A growing number of studies suggest that multigene expression assays may be able to provide important prognostic and/or predictive information for breast cancer patients [34
]. A variety of approaches and technologies are being used to select genes and characterize expression (for example, cDNA microarray chips, RT-PCR) in different types of pathology specimens (for example, fresh frozen tissue, formalin-fixed paraffin embedded tissue). No matter what the approach or technology, multiple, well conducted confirmatory studies using standardized methodologies will be needed before the clinical usefulness of any of these assays can be established.
This is the third study to evaluate the performance of the Recurrence Score among patients not treated with systemic chemotherapy [12
]. The three studies used identical pre-specified scores and laboratory methods and were conducted among patients who were independent of those used for gene selection and Recurrence Score algorithm development. The results of the first study, conducted by Esteva and coworkers [13
], differ substantially from our results and from those of the NSABP B-14 study [12
]. In that study no association was found between the Recurrence Score and risk for distant recurrence among a series of 149 node-negative patients who were treated without adjuvant hormonal therapy or chemotherapy at the MD Anderson Cancer Center between 1978 and 1995, who had potentially 5 or more years of follow up, and for whom archived tissue was available. In contrast to the NSABP B-14 study, patients in the study conducted by Esteva and coworkers were not treated with tamoxifen. In contrast to our study, the outcome of interest was distant recurrence instead of breast cancer death. Although these may explain some of the differences observed, it is also possible that the study by Esteva and coworkers included a nonrepresentative group of patients. Patients with poorly differentiated tumors had better prognosis than those with well differentiated tumors, and there was a suggestion that patients with ER-negative tumors did better than those with ER-positive tumors.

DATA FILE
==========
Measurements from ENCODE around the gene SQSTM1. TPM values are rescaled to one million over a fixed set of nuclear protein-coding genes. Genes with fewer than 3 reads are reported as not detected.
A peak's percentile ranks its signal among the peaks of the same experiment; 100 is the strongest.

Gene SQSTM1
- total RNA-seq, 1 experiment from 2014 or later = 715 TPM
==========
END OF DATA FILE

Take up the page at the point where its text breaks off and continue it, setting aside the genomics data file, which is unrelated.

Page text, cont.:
Our relative risk estimates for the Recurrence Score in ER-positive, tamoxifen-treated patients are generally quite similar to those observed in the NSABP B-14 study. Relative risks associated with expression of individual genes were also very similar. In the NSABP B-14 study, the 10-year risk of breast cancer death was 3.1% (95% CI 1.2–5.0%) in the low risk group, 12.2% (95% CI 6.7–17.6%) in the intermediate risk group, and 27.0% (95% CI 20.4–33.6%) in the high risk group. Although very similar to our findings for the low and intermediate risk groups, the 10-year risk for the NSABP B-14 high risk group was higher than ours. Patients in the two studies had a comparable age distribution, and although those in the NSABP B-14 study were more likely to have larger tumors, their tumors were also more likely to be well differentiated. Therefore, there is uncertainty regarding the extent to which differences in the distribution of prognostic factors in the two study populations may explain the difference observed in absolute risk estimates for the high risk group. In the Kaiser population, tumor size and tumor grade remained statistically significantly associated with risk of breast cancer death in most multivariate models that also included the Recurrence Score, whereas only tumor grade remained independently associated with risk in the NSABP B-14 study. Tumor size was determined by pathology in the Kaiser study and by clinical examination in the NSABP B-14 study. Clinical examination of tumor size is generally less accurate and could have resulted in attenuated relative risk estimates.